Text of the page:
Relação custo/benefício de métodos de levantamento de fauna silvestre
Fernandes, Tatiane Cristina Rech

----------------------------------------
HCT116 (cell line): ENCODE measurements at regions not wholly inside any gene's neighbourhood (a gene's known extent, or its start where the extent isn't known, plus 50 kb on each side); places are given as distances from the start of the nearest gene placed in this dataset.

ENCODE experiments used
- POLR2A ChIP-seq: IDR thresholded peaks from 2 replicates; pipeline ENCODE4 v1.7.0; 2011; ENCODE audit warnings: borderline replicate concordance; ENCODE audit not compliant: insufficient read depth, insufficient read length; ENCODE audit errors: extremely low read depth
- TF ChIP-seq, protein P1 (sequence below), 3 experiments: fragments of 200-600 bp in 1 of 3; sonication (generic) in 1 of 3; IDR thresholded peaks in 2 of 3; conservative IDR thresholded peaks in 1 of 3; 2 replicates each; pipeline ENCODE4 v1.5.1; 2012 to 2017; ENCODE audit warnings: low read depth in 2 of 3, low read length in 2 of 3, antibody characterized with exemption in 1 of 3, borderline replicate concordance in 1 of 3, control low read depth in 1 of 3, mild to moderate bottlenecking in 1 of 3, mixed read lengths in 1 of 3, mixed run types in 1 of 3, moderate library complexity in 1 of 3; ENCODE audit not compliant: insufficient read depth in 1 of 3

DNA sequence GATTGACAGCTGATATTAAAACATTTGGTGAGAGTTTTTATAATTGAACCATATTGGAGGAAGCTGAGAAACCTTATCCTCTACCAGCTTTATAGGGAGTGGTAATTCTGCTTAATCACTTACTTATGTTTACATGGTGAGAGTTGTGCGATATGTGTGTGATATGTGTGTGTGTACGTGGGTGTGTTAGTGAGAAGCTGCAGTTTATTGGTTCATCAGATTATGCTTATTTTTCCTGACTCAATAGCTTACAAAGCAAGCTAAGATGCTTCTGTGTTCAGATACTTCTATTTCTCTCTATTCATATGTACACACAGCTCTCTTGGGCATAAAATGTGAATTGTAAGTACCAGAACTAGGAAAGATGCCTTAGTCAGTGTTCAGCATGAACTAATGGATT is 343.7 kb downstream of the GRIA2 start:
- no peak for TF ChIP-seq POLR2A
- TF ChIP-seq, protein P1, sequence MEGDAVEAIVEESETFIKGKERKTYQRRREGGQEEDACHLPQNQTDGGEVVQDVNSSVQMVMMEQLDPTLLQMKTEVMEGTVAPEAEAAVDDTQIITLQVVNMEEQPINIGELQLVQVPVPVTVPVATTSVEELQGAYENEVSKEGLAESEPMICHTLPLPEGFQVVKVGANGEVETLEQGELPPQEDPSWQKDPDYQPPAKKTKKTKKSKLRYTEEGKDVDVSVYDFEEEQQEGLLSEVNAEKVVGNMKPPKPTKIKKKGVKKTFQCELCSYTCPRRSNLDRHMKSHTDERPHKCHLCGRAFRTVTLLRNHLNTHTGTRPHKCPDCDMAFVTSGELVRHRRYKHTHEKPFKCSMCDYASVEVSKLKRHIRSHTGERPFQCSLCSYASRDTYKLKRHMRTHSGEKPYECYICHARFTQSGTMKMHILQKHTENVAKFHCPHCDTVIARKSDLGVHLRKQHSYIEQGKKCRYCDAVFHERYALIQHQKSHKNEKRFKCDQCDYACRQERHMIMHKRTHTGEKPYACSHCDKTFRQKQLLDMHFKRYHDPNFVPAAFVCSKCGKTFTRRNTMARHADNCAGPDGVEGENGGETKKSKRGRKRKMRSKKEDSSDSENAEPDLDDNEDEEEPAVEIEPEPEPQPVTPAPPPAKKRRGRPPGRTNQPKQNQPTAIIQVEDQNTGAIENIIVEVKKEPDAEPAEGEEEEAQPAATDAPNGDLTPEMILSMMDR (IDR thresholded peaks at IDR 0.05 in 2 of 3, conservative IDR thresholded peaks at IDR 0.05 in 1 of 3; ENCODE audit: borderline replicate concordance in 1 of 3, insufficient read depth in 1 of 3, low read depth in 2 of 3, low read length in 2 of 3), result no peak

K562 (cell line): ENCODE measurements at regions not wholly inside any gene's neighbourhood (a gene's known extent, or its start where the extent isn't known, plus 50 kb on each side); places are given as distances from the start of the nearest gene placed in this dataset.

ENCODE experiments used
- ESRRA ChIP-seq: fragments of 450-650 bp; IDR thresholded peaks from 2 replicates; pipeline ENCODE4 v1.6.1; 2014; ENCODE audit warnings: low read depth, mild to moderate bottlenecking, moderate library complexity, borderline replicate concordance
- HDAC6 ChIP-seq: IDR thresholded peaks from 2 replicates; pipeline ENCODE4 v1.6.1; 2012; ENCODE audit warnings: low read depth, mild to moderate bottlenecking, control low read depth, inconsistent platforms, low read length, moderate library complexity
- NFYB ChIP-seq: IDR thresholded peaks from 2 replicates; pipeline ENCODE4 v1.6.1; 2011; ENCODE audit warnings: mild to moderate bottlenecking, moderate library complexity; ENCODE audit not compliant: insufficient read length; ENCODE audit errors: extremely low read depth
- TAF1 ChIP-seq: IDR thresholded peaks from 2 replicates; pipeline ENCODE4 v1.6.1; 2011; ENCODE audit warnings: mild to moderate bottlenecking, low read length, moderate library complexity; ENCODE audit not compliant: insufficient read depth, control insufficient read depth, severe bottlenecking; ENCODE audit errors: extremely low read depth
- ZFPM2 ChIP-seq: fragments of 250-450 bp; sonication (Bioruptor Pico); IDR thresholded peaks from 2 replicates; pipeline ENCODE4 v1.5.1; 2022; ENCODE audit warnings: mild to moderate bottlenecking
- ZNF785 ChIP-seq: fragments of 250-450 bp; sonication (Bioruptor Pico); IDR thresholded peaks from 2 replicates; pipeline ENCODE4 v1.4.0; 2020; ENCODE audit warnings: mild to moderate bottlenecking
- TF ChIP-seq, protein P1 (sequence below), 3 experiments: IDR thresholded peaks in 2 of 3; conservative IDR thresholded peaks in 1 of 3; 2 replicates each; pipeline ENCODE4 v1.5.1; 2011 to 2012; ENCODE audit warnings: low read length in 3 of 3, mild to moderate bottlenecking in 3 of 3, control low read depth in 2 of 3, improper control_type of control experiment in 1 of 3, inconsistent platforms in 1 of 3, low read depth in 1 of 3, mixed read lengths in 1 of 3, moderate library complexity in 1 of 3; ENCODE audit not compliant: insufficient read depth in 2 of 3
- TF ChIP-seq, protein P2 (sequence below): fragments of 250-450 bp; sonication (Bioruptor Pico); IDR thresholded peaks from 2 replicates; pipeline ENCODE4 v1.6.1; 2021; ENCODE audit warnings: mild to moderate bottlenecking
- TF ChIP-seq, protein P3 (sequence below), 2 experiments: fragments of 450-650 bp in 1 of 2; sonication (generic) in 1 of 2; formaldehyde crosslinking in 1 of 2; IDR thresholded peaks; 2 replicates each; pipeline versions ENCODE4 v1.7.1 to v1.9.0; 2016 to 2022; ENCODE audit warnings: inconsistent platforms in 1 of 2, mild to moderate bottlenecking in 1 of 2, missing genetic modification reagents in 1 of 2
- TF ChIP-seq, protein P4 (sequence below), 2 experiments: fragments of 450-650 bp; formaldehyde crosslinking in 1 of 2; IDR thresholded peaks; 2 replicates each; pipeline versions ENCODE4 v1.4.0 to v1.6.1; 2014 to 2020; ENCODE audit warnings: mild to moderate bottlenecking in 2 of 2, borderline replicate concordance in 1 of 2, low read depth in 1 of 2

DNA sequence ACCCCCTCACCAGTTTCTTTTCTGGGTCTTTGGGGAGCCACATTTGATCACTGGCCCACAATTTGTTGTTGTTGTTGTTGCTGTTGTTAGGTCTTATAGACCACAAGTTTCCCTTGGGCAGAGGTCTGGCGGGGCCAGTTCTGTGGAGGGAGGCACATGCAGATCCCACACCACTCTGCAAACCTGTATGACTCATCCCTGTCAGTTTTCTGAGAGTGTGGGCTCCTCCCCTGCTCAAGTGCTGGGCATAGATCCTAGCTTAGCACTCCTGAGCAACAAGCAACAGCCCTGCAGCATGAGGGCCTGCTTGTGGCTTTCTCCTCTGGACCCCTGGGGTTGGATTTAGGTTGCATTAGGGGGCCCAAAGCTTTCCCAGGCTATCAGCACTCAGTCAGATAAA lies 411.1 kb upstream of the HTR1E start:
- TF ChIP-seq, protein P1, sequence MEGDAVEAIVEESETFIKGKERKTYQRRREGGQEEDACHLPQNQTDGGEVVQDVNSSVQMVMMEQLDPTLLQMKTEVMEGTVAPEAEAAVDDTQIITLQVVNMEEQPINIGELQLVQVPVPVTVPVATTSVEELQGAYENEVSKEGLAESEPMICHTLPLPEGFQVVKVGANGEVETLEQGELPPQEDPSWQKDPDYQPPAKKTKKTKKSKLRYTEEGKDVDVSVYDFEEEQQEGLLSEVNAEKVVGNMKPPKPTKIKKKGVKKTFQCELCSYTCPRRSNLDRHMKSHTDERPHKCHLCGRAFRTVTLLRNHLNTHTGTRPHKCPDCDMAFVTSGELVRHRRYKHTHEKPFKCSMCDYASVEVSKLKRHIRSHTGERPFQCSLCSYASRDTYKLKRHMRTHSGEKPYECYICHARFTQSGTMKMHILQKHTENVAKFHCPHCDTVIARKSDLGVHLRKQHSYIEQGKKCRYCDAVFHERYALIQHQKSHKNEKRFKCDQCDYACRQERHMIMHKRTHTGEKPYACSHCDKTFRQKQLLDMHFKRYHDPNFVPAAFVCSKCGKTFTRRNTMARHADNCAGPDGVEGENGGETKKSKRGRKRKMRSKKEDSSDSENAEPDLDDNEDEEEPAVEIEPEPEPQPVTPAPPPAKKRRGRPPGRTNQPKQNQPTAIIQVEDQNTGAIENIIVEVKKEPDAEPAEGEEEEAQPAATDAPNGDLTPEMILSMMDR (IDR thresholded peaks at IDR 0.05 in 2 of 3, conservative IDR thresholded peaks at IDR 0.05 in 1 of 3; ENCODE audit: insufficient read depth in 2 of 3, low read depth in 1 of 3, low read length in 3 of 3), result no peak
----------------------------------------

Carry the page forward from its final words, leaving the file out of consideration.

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Projects that cause impact to the environment when complying with environmental licensing, besides obligations, must apply a survey and monitoring the wildlife. Although the constantly environmental legislation evolution, there is a large gap between the regulations and standards to apply these studies. The methodology choose that adequately answered the effects of the impacts caused by the enterprise is relevant to the proper orientation of mitigation and conservation actions, and also efficiently uses the invested resource, maximizing the costbenefit ratio. Generally in studies related to environmental licensing are used indirect methodologies for the survey of medium and large mammals. This work compares the cost / benefit of the methodologies for the survey of medium and large mammals traditionally used (i.e., footprint transaction of and camera-trapping) between to the trophic approach (i.e., diet studies). Evaluating the accuracy, precision (application of statistical concepts for these two terms), efficacy, efficiency (application of administration concepts), and diversity versus biocomplexity of three case studies that collected data from medium-sized mammals, relating the Benefits in terms of the information generated and the financial cost involved. The results suggest that the trophic approach methodology presented better results for accuracy, efficiency and biocomplexity, while the footprint transaction methodology obtained better performance in efficacy and accuracy along with the camera-trapping methodology. Finally, biodiversity results are possible with the three methodologies. Thus, a trophic approach is useful in the visual and molecular identification of predators and their prey, generating patterns of biological diversity and complexity of the trophic processes, allowing a better understanding of a given environment before and after human interventions.